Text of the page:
Java - - By Jay Sridhar

Implementing a Spring Websocket Server and Client

This article guides you through the implementation of a WebSocket server and client based on the Spring Framework. It demonstrates full duplex communication and how the server can push messages to the client. You will learn a little about how WebSockets work, as well as the STOMP messaging format used for communication between the server and the client.

To get the most out of his article, you need good knowledge of Java, along with some exposure to the Spring Framework, especially Spring MVC. The source code for the server that we are oing to implement is available on GitHub.

Cliff’s Notes On Websockets, STOMP, and Spring

To get you up and running with Websocket on the JVM, here’s a quick intro to what we’ll need later in the article.

Introduction to WebSockets

WebSocket is a full-duplex communications protocol layered over TCP. It is typically used for interactive communication between a user’s browser and a back-end server. An example would be a chat server with real-time communications between the server and the connected clients. Another example would be a Stock Trading application where the server sends stock price variations to subscribed clients without an explicit client request.

A WebSocket is a communication channel which uses TCP as the underlying protocol. It is initiated by the client sending a HTTP request to the server requesting a connection upgrade to WebSocket. If the server supports WebSockets, the client request is granted and a WebSocket connection is established between the two parties. After this connection is established, all communication happens over the WebSocket and the HTTP protocol is no longer used.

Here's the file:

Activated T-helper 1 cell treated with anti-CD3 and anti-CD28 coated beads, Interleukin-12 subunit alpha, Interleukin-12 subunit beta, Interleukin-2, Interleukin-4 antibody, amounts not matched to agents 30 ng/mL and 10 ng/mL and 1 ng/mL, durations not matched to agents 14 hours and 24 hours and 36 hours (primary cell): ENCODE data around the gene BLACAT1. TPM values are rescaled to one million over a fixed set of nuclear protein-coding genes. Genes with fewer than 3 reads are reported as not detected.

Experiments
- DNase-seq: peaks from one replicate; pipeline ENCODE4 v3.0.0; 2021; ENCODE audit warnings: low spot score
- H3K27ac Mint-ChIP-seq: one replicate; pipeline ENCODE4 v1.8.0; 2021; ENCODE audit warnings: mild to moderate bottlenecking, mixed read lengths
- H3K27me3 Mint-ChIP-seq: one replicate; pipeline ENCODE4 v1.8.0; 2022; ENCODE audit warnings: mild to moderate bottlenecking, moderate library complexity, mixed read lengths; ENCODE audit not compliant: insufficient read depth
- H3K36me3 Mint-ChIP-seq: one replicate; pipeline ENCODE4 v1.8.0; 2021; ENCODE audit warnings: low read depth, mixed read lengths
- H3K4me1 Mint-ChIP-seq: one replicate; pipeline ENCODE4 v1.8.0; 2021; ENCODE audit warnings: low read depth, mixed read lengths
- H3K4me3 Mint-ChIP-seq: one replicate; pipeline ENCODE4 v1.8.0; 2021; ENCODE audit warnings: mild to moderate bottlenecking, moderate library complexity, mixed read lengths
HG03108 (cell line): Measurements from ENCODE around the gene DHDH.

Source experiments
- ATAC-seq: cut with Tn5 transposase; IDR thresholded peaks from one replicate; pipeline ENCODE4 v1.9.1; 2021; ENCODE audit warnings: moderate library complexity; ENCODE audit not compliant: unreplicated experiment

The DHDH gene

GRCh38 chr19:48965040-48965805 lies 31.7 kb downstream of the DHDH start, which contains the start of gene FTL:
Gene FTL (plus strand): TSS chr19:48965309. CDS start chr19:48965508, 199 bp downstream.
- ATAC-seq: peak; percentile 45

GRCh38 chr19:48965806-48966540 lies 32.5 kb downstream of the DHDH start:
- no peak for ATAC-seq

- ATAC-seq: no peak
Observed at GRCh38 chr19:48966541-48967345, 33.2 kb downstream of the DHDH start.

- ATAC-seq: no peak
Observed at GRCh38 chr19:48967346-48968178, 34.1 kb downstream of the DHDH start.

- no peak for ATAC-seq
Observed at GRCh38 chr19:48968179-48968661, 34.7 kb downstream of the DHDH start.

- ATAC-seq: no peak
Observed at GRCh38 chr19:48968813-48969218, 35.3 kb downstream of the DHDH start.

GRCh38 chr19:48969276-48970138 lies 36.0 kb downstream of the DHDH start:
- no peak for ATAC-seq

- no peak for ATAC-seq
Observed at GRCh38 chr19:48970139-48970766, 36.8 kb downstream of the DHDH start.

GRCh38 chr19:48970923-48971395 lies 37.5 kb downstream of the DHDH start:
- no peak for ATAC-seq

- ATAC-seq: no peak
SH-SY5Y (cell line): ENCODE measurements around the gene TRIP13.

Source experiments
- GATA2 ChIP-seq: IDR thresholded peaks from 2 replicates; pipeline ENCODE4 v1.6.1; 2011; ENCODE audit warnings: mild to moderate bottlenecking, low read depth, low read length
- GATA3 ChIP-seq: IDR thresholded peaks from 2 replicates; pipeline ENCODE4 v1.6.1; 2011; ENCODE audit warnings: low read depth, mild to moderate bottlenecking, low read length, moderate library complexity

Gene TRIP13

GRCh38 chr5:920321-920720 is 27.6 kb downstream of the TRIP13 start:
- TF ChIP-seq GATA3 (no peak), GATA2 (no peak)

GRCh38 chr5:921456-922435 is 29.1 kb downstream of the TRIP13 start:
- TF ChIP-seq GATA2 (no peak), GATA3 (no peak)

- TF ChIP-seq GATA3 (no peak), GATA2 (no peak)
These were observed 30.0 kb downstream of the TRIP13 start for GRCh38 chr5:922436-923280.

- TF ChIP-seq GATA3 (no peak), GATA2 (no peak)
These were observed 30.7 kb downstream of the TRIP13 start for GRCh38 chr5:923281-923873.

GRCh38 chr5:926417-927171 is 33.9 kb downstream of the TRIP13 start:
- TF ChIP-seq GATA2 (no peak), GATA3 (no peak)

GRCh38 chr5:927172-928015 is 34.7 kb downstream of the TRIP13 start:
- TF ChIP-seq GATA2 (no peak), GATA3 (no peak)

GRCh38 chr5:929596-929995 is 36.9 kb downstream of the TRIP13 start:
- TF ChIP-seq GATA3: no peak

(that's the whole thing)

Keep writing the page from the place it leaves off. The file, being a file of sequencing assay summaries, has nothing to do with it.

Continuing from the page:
This article does a very good job of explaining the details of how WebSockets work.

STOMP over WebSocket

The WebSocket communication protocol itself does not mandate any particular messaging format. It is up to the applications to agree upon the format of the messages exchanged. This format is referred to as the subprotocol. (Kinda similar to how the web browser and web server have agreed to using the HTTP protocol over TCP sockets.)

One commonly used format is the STOMP protocol (Streaming Text Oriented Message Protocol) used for general purpose messaging. Various message oriented middle-ware (MOM) systems such as Apache ActiveMQ, HornetQ and RabbitMQ support STOMP.

The Spring Framework implements WebSocket communication with STOMP as the messaging protocol.

Spring Support for WebSockets

Spring Framework provides support for WebSocket messaging in web applications. Spring version 4 includes a new module spring-websocket, which is used to add WebSocket support to the server and the client.

The Spring Framework Guide includes a detailed HOWTO demonstrating a sample server implementation. However, it is not necessary to have read that guide; we cover all the details required for understanding the implementation in this article.

One shortcoming of the Spring Framework Guide is that no information is presented on implementing a Java/Spring Client to communicate with the server. We address that issue in this article. As you will see, the implementation requires correct incantations to get it working just right.

Spring Chat Server Implementation

With the prerequisites out of the way, it is time to implement the chat server. Here’s a rundown of how it works:

  • The Spring chat server creates an HTTP endpoint (/chat), which is used for establishing the WebSocket channel.
  • Once the channel is established, the server and client exchange messages over the channel.
  • While the server listens to and responds to client messages, the client can also register a callback for “push” messages from the server. This allows the server to send notifications to the client as and when required without an explicit client request.

The message “push” from the server to the client is what makes the WebSocket communication different from normal HTTP interaction.

Build Configuration

The Maven dependencies required for the server are shown below. The spring-boot-starter-websocket dependency includes the required libraries for server side implementation of WebSockets.